Balancing Act: How to Eat Healthy Fats
For optimum health, you need to have the right ratio of omegas. Here’s how to see where you’re at—and make the small dietary changes that bring big results.
Lands and his colleagues developed an Omega 3–6 Balance Score that summarizes in a single value the balance among omega-3 and omega-6 essential fatty acids for more than 5,000 foods. Foods with positive Omega 3–6 Balance Scores will increase the percentage of omega-3 in the biomarker; those with negative scores will increase the percentage of omega-6.
The score sheet can be really helpful in improving your omega balance score. The average score for fruits and vegetables is near zero; it is very negative for the fats and oils group, and very positive for the fish and seafood group. But it can also point out some foods that are less obvious. For example, nuts have a tendency to have more omega-6, but some, such as chestnuts and macadamia nuts, are close to 0. While you might assume cashews would have a terrible score, at -14 they are far better than walnuts, which have a score of -50 despite being promoted as being high in omega-3 fatty acids. “Walnuts have worked their way into the public awareness because they contain some omega-3, but they have huge amounts of omega-6,” Lands says. You have to think in terms of the balance.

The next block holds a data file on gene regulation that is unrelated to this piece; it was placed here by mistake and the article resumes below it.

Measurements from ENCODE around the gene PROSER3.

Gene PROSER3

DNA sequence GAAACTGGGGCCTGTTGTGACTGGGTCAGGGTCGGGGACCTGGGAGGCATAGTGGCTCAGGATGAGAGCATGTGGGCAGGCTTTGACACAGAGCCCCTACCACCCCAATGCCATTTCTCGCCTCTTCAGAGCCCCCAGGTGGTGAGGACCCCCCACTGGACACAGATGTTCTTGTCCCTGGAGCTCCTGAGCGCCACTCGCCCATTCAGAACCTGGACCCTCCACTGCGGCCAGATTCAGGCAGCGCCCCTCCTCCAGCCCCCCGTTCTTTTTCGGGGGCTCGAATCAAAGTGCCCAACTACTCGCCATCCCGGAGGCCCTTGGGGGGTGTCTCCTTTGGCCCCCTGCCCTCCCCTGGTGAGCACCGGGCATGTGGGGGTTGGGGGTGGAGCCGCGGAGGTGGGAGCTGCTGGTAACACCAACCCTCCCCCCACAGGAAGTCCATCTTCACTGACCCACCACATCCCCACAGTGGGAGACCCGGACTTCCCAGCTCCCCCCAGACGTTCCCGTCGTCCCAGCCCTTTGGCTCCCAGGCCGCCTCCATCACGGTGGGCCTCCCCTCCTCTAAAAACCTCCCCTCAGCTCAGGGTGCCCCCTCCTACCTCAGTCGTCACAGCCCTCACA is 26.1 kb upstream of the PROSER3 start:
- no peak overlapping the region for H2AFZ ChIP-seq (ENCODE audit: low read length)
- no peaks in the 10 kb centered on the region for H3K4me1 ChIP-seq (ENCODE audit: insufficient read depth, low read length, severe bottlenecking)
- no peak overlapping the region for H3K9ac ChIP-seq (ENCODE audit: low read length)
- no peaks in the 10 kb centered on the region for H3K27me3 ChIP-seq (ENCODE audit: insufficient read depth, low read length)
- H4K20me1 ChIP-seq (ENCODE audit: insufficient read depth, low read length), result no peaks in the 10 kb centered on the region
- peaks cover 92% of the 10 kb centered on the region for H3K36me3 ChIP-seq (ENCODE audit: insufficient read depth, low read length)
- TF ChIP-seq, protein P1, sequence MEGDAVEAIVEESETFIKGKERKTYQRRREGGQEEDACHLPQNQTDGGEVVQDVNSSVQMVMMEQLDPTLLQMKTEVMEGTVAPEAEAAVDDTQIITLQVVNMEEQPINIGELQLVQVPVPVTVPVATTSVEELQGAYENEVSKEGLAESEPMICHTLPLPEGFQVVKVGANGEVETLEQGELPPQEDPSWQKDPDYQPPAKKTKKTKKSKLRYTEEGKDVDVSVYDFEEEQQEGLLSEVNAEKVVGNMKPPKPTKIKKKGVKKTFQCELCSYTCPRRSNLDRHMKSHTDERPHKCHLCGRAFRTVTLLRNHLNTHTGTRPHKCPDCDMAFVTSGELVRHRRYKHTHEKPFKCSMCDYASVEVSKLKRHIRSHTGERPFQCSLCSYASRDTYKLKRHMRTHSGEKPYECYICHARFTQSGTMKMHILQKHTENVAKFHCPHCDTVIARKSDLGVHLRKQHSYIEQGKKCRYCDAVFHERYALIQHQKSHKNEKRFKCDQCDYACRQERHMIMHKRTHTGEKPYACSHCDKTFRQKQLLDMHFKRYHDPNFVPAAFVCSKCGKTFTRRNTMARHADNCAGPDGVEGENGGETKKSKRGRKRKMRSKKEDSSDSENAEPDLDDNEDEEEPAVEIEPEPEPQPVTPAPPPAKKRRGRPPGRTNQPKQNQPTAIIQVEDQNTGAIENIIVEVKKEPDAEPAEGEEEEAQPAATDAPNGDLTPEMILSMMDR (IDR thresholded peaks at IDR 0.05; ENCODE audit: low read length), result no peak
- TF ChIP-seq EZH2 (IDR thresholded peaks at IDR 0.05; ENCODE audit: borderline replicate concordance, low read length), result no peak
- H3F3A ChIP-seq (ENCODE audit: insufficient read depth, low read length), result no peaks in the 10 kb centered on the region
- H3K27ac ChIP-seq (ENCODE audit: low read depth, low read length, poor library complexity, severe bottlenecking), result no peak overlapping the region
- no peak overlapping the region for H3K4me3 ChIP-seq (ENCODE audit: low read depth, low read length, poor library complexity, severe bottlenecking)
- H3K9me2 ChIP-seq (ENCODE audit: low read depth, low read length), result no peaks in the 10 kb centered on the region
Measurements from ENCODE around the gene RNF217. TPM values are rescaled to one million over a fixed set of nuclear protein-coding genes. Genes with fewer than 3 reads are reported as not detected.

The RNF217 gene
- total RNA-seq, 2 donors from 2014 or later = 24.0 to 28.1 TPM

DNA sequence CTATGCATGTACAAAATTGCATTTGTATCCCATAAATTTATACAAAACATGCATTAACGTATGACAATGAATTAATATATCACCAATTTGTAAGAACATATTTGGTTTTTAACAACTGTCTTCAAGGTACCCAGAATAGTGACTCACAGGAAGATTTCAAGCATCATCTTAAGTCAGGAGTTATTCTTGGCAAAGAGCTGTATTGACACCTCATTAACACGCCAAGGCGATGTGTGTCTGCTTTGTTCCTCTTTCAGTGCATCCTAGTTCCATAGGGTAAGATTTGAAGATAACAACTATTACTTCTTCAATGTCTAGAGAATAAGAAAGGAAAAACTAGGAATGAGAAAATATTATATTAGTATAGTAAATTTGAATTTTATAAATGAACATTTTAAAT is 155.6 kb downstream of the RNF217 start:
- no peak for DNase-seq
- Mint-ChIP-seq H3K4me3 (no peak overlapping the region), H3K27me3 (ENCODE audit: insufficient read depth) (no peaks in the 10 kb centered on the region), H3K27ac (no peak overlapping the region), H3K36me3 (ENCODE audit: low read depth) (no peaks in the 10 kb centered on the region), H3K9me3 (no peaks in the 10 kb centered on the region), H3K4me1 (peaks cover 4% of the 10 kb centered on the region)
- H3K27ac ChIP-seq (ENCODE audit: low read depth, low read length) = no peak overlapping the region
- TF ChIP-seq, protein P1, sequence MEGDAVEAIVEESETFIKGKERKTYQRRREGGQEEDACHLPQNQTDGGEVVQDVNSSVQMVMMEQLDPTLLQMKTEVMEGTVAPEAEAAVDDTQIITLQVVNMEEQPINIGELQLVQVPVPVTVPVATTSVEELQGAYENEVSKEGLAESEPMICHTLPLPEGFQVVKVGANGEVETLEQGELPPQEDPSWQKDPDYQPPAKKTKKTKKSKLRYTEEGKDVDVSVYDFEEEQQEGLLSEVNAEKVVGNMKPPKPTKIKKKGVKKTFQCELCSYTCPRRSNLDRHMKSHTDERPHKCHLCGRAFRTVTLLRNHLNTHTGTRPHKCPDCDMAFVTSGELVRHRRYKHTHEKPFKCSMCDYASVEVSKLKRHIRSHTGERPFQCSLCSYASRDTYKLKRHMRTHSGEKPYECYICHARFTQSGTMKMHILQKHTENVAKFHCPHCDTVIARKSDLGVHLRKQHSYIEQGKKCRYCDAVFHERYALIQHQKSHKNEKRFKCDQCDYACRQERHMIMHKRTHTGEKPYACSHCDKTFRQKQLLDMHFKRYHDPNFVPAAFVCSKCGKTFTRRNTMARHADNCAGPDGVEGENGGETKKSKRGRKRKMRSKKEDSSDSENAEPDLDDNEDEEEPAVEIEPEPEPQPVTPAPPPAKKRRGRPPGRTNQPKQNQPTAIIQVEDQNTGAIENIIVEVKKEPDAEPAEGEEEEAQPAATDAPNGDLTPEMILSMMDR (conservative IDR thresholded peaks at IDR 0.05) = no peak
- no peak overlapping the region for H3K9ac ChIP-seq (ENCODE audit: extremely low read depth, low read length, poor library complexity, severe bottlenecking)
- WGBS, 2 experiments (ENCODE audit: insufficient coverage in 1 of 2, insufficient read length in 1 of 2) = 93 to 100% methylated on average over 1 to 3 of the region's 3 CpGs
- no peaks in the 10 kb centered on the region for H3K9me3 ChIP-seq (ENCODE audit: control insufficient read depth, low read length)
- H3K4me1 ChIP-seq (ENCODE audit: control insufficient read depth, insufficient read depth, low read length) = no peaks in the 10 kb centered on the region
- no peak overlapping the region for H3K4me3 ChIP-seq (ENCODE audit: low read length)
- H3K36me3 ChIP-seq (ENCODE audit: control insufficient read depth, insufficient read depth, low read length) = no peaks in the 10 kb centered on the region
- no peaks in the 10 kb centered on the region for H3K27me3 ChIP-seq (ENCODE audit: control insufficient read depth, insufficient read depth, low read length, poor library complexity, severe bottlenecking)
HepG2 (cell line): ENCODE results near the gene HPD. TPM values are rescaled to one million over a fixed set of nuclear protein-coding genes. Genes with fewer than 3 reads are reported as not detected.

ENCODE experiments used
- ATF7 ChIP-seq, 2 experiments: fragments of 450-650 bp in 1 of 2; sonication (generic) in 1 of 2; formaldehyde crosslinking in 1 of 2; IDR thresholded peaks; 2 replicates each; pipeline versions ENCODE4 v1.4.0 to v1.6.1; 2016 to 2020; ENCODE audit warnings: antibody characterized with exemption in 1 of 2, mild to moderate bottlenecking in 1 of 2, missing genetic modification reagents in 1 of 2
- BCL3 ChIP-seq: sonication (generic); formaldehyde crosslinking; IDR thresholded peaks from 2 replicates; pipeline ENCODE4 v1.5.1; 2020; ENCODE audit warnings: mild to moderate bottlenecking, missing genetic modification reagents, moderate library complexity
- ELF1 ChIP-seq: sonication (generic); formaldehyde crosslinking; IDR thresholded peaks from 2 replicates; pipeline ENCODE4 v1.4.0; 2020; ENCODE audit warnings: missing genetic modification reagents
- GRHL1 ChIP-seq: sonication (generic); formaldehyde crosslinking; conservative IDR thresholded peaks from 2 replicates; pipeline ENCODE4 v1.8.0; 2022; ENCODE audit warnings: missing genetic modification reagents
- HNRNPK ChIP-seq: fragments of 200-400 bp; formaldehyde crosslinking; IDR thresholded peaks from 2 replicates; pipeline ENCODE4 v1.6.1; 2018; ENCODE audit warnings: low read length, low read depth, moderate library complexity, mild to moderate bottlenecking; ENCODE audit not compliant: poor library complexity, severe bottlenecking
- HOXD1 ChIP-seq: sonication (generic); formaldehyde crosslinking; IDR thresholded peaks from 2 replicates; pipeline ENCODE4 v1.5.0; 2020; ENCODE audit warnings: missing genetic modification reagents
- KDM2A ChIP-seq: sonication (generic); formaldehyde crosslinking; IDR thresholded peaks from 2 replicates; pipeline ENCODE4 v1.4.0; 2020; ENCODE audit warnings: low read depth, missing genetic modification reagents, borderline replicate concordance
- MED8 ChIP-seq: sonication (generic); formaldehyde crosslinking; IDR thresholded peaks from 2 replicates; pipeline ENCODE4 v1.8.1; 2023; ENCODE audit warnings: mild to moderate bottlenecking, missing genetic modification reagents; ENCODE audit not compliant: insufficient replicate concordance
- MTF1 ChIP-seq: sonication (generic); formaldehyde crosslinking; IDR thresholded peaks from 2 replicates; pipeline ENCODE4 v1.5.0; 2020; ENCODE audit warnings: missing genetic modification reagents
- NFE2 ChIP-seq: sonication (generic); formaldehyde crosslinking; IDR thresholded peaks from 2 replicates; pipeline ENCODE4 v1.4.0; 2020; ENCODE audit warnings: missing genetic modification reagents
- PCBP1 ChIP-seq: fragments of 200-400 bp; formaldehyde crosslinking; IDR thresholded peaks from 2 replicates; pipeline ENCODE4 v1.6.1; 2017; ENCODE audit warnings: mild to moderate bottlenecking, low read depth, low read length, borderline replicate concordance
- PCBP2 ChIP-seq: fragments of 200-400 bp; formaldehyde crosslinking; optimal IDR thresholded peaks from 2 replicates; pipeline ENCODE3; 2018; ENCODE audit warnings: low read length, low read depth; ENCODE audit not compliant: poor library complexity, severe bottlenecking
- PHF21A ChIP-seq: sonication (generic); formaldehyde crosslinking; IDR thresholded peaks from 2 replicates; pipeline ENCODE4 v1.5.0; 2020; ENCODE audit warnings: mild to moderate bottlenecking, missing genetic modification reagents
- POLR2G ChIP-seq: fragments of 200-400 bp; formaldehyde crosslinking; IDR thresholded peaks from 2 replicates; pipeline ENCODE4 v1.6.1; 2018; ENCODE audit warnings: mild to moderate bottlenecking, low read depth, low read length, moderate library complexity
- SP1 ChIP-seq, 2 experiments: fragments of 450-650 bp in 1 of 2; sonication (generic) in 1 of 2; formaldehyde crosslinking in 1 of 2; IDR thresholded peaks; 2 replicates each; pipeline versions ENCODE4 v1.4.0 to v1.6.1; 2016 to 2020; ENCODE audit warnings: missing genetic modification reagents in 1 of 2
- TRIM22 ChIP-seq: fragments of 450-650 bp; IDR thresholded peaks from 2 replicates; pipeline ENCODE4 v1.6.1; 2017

Every Little Bit Counts
The great thing about omega-3 balance is that any little change you make will improve your health. It’s not all or nothing. “Set your own personal health priority,” Lands says. If you’re not willing to overhaul the entire way you eat, even small steps such as just adding a tablespoon of fish oil a day will go a long way in changing your profile. Even something as small as taking the mayonnaise and margarine out of your fridge will have a huge impact on your omega balance—and your health.